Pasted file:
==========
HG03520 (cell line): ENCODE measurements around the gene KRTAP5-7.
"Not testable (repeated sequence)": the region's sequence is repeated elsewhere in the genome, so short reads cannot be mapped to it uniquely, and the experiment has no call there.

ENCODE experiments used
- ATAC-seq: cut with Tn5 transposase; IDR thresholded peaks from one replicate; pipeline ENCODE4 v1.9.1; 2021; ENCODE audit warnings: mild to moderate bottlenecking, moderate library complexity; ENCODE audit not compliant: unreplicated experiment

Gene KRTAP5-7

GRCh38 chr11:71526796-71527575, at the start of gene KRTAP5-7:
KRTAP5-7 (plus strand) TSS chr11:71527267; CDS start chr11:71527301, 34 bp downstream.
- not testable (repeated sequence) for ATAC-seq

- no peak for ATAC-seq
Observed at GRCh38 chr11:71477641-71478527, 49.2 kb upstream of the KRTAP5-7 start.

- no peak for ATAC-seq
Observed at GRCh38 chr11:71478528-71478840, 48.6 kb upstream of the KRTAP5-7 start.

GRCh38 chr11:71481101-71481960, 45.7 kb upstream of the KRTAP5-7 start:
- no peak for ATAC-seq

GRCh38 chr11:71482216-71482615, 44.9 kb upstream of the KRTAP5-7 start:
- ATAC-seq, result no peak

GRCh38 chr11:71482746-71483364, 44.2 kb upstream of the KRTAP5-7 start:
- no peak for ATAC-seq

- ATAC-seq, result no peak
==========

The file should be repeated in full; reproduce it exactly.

HG03520 (cell line): ENCODE measurements around the gene KRTAP5-7.
"Not testable (repeated sequence)": the region's sequence is repeated elsewhere in the genome, so short reads cannot be mapped to it uniquely, and the experiment has no call there.

ENCODE experiments used
- ATAC-seq: cut with Tn5 transposase; IDR thresholded peaks from one replicate; pipeline ENCODE4 v1.9.1; 2021; ENCODE audit warnings: mild to moderate bottlenecking, moderate library complexity; ENCODE audit not compliant: unreplicated experiment

Gene KRTAP5-7

GRCh38 chr11:71526796-71527575, at the start of gene KRTAP5-7:
KRTAP5-7 (plus strand) TSS chr11:71527267; CDS start chr11:71527301, 34 bp downstream.
- not testable (repeated sequence) for ATAC-seq

- no peak for ATAC-seq
Observed at GRCh38 chr11:71477641-71478527, 49.2 kb upstream of the KRTAP5-7 start.

- no peak for ATAC-seq
Observed at GRCh38 chr11:71478528-71478840, 48.6 kb upstream of the KRTAP5-7 start.

GRCh38 chr11:71481101-71481960, 45.7 kb upstream of the KRTAP5-7 start:
- no peak for ATAC-seq

GRCh38 chr11:71482216-71482615, 44.9 kb upstream of the KRTAP5-7 start:
- ATAC-seq, result no peak

GRCh38 chr11:71482746-71483364, 44.2 kb upstream of the KRTAP5-7 start:
- no peak for ATAC-seq

- ATAC-seq, result no peak